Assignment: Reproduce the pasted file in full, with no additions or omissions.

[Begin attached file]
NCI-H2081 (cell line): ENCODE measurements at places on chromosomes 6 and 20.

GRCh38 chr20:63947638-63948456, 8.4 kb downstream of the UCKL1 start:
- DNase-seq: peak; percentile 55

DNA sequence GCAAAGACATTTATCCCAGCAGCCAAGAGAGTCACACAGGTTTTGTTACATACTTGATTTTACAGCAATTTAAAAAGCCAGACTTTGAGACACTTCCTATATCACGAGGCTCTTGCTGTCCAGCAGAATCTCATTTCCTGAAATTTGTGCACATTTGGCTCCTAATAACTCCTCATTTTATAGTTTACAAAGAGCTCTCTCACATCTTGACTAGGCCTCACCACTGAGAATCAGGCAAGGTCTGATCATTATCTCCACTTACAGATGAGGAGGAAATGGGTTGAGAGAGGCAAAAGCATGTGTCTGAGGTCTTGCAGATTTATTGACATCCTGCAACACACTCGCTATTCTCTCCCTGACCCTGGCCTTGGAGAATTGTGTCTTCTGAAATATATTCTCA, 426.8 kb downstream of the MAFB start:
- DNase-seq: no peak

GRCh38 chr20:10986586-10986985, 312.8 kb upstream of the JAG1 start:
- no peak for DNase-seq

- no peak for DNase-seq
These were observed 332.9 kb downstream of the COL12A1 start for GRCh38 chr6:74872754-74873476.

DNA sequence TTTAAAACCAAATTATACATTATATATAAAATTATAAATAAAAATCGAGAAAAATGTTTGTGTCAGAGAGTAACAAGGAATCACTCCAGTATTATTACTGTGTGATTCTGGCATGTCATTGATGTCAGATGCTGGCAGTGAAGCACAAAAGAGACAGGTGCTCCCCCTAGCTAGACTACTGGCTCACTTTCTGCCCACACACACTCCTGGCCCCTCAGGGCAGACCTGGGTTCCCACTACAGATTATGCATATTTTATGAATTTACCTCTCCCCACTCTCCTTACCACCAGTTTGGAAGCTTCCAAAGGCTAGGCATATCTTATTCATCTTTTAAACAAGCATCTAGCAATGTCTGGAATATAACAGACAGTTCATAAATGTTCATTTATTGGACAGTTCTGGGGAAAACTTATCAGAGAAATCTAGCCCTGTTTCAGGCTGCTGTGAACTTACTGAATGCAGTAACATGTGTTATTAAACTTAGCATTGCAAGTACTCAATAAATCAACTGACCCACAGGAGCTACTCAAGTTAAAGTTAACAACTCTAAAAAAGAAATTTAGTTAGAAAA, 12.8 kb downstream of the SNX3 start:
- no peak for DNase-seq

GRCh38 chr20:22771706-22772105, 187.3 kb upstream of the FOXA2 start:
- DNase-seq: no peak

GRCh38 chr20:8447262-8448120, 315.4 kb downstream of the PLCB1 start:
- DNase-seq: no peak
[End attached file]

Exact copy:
NCI-H2081 (cell line): ENCODE measurements at places on chromosomes 6 and 20.

GRCh38 chr20:63947638-63948456, 8.4 kb downstream of the UCKL1 start:
- DNase-seq: peak; percentile 55

DNA sequence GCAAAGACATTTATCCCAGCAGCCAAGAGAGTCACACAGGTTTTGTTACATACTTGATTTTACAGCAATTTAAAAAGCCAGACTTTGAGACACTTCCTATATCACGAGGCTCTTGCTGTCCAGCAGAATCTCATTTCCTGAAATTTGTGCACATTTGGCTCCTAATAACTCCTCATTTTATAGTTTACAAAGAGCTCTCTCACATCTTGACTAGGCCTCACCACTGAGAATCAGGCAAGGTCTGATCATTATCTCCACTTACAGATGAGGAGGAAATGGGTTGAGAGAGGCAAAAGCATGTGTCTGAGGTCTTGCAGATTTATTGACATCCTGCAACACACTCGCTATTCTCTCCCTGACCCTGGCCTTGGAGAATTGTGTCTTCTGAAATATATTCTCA, 426.8 kb downstream of the MAFB start:
- DNase-seq: no peak

GRCh38 chr20:10986586-10986985, 312.8 kb upstream of the JAG1 start:
- no peak for DNase-seq

- no peak for DNase-seq
These were observed 332.9 kb downstream of the COL12A1 start for GRCh38 chr6:74872754-74873476.

DNA sequence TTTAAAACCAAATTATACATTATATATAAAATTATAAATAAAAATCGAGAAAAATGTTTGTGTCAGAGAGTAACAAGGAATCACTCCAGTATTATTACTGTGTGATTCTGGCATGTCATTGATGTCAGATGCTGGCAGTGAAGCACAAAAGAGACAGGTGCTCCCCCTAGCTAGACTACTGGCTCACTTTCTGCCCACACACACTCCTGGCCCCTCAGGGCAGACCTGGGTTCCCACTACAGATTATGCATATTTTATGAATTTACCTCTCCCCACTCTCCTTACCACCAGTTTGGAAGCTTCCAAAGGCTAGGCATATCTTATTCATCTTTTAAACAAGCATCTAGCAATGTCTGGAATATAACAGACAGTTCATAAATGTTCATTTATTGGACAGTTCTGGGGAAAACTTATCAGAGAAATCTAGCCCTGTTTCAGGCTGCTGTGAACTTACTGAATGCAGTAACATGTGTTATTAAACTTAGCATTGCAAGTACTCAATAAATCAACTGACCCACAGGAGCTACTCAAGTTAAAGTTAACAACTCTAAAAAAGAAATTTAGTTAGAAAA, 12.8 kb downstream of the SNX3 start:
- no peak for DNase-seq

GRCh38 chr20:22771706-22772105, 187.3 kb upstream of the FOXA2 start:
- DNase-seq: no peak

GRCh38 chr20:8447262-8448120, 315.4 kb downstream of the PLCB1 start:
- DNase-seq: no peak